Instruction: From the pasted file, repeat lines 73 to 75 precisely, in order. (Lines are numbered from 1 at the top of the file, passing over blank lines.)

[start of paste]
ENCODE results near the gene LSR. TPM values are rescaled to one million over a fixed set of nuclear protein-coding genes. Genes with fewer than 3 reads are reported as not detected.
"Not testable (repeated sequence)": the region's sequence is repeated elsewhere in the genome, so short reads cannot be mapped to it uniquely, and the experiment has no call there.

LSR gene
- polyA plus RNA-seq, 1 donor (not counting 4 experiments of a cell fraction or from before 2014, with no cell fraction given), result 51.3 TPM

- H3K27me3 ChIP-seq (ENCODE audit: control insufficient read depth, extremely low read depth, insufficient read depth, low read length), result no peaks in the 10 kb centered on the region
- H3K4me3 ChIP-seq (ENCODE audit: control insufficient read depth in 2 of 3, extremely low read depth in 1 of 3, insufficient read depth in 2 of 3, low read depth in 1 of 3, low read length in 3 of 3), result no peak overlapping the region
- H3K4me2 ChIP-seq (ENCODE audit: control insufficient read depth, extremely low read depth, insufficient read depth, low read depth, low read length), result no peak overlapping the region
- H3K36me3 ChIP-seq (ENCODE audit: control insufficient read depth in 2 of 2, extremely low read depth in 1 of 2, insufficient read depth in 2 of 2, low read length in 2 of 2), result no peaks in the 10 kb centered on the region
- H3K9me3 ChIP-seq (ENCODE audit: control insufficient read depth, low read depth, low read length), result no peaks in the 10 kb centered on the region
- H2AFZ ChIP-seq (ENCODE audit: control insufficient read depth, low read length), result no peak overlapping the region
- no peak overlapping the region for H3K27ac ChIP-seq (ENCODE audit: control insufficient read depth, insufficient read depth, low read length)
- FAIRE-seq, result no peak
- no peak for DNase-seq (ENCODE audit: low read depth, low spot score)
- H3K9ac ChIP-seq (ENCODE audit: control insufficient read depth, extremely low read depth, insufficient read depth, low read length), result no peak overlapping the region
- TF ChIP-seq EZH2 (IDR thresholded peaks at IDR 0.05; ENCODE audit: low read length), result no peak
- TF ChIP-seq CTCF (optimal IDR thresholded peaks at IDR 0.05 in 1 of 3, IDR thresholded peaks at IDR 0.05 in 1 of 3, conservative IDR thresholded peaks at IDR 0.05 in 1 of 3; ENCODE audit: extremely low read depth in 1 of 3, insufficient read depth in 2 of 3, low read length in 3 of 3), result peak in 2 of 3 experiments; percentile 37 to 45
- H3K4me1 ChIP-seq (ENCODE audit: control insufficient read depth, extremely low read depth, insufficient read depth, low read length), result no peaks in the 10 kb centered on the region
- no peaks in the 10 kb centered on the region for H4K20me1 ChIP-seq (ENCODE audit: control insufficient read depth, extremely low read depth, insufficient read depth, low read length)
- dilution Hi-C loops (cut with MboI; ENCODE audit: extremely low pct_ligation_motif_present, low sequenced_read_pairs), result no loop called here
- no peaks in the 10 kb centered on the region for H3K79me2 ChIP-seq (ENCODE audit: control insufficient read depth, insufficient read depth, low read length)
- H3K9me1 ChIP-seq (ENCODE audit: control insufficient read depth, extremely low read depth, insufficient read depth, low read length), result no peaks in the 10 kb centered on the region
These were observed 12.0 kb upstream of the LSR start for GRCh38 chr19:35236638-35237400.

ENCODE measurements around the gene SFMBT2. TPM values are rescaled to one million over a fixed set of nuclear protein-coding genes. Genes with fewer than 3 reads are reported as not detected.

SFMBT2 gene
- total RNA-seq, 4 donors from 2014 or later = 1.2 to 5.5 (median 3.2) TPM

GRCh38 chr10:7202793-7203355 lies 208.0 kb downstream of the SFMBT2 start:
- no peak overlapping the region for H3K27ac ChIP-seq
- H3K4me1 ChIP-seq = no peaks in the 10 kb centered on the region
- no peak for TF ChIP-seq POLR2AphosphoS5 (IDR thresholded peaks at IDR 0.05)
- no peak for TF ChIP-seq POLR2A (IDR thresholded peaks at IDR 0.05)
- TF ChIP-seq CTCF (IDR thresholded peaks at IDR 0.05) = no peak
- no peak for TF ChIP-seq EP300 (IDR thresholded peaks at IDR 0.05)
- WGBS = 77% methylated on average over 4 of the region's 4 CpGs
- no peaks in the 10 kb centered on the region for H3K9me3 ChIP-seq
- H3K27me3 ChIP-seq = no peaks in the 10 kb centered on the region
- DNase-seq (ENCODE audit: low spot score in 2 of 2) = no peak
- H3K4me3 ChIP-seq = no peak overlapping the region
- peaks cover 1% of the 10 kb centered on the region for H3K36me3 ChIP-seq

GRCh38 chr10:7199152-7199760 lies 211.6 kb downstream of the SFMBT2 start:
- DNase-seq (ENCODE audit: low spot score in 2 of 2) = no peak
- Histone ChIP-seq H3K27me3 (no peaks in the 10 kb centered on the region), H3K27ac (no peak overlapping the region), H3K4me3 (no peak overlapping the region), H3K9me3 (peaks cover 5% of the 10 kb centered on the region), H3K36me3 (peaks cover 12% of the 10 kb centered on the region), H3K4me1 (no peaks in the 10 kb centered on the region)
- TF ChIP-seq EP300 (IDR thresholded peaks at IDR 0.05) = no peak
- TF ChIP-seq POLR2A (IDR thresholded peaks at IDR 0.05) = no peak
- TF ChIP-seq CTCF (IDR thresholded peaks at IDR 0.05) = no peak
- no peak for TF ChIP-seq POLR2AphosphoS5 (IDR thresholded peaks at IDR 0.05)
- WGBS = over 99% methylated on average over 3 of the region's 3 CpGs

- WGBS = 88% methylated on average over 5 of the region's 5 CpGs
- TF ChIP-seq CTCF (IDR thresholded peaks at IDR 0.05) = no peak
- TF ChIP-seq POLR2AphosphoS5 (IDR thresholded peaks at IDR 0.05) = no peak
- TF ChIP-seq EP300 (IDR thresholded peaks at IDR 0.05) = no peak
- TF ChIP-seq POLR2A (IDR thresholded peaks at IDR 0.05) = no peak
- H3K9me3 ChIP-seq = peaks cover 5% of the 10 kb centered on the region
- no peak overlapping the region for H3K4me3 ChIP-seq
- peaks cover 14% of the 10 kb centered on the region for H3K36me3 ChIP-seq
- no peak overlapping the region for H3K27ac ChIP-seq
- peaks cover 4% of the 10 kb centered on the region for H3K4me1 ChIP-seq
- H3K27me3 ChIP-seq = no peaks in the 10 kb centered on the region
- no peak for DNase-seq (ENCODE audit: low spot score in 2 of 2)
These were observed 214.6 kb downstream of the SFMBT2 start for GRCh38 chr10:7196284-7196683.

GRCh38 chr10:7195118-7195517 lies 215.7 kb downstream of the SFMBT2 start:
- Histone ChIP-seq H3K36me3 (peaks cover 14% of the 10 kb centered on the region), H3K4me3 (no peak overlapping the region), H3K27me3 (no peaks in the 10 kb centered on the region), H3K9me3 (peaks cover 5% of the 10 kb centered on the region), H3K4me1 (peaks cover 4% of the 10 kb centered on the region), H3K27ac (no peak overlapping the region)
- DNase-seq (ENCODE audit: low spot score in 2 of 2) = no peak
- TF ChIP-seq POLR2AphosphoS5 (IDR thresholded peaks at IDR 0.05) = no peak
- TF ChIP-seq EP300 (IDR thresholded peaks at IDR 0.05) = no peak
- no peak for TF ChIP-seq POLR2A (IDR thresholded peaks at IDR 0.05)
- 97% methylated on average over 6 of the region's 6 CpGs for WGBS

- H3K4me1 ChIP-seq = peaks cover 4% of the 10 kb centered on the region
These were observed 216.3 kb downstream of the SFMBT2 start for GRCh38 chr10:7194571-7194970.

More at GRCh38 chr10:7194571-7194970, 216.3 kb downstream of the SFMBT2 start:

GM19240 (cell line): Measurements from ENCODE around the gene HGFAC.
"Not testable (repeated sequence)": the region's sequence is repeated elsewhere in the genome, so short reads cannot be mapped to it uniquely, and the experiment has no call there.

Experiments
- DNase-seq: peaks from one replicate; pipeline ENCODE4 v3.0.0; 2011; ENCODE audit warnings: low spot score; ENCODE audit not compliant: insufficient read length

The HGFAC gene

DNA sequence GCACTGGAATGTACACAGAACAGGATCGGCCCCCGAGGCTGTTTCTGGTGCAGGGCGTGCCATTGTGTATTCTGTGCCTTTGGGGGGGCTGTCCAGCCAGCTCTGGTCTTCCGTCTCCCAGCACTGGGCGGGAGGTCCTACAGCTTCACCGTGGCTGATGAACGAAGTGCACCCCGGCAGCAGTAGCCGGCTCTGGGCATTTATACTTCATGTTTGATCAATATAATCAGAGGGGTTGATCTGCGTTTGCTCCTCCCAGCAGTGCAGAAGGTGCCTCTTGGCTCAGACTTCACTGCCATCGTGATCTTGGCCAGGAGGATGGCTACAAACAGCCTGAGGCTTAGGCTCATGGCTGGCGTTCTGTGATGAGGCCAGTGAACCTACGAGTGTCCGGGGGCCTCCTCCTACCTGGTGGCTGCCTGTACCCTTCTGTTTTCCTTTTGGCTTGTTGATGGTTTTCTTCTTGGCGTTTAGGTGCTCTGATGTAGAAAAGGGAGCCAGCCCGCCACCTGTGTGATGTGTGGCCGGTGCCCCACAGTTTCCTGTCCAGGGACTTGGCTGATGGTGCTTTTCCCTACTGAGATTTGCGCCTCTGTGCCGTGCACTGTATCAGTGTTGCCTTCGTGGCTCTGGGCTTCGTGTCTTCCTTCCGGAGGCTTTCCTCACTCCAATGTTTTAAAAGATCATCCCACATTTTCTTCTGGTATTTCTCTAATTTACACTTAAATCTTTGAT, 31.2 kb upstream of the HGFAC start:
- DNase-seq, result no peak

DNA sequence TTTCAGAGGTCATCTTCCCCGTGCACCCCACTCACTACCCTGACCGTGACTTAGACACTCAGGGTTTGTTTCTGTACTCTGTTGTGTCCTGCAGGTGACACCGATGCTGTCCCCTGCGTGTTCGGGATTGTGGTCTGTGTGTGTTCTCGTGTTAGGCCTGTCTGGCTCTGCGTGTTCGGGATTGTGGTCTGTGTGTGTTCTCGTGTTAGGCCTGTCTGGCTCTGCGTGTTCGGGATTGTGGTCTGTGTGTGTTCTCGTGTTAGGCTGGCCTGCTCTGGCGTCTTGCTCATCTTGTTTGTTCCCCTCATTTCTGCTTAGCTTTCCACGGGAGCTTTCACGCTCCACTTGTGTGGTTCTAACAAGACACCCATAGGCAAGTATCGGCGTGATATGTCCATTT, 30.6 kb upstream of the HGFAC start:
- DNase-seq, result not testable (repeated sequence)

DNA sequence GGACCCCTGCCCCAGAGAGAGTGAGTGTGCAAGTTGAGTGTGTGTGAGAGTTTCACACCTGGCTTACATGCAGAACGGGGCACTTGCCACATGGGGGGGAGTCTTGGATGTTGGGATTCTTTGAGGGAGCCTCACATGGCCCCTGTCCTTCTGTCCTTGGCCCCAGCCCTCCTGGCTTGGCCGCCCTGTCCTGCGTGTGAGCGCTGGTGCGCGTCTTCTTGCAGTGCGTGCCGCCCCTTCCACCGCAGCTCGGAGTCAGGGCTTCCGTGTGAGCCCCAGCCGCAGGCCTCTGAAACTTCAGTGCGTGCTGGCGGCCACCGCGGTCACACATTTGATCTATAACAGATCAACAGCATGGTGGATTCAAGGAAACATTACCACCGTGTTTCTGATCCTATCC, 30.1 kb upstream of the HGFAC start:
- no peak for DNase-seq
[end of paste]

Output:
- DNase-seq: peaks from one replicate; pipeline ENCODE4 v3.0.0; 2011; ENCODE audit warnings: low spot score; ENCODE audit not compliant: insufficient read length

The HGFAC gene

DNA sequence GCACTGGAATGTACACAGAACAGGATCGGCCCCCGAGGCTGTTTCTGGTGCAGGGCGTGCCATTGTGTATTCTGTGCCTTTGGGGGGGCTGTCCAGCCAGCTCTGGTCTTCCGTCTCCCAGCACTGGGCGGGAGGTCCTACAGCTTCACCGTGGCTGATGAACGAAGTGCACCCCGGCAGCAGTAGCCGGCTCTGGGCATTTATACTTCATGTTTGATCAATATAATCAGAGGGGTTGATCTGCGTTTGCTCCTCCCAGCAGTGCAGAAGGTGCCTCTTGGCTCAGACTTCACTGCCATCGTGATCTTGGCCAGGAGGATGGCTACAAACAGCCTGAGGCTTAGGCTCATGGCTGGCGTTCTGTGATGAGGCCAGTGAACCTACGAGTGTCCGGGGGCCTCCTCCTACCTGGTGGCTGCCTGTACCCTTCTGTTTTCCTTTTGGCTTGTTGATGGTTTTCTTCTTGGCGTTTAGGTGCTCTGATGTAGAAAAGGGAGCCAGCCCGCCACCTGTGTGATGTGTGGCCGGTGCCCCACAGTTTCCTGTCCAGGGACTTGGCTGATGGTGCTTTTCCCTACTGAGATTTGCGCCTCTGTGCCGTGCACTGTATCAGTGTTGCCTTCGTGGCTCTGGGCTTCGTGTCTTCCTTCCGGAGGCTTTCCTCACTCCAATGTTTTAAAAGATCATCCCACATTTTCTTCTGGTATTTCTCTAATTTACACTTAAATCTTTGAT, 31.2 kb upstream of the HGFAC start: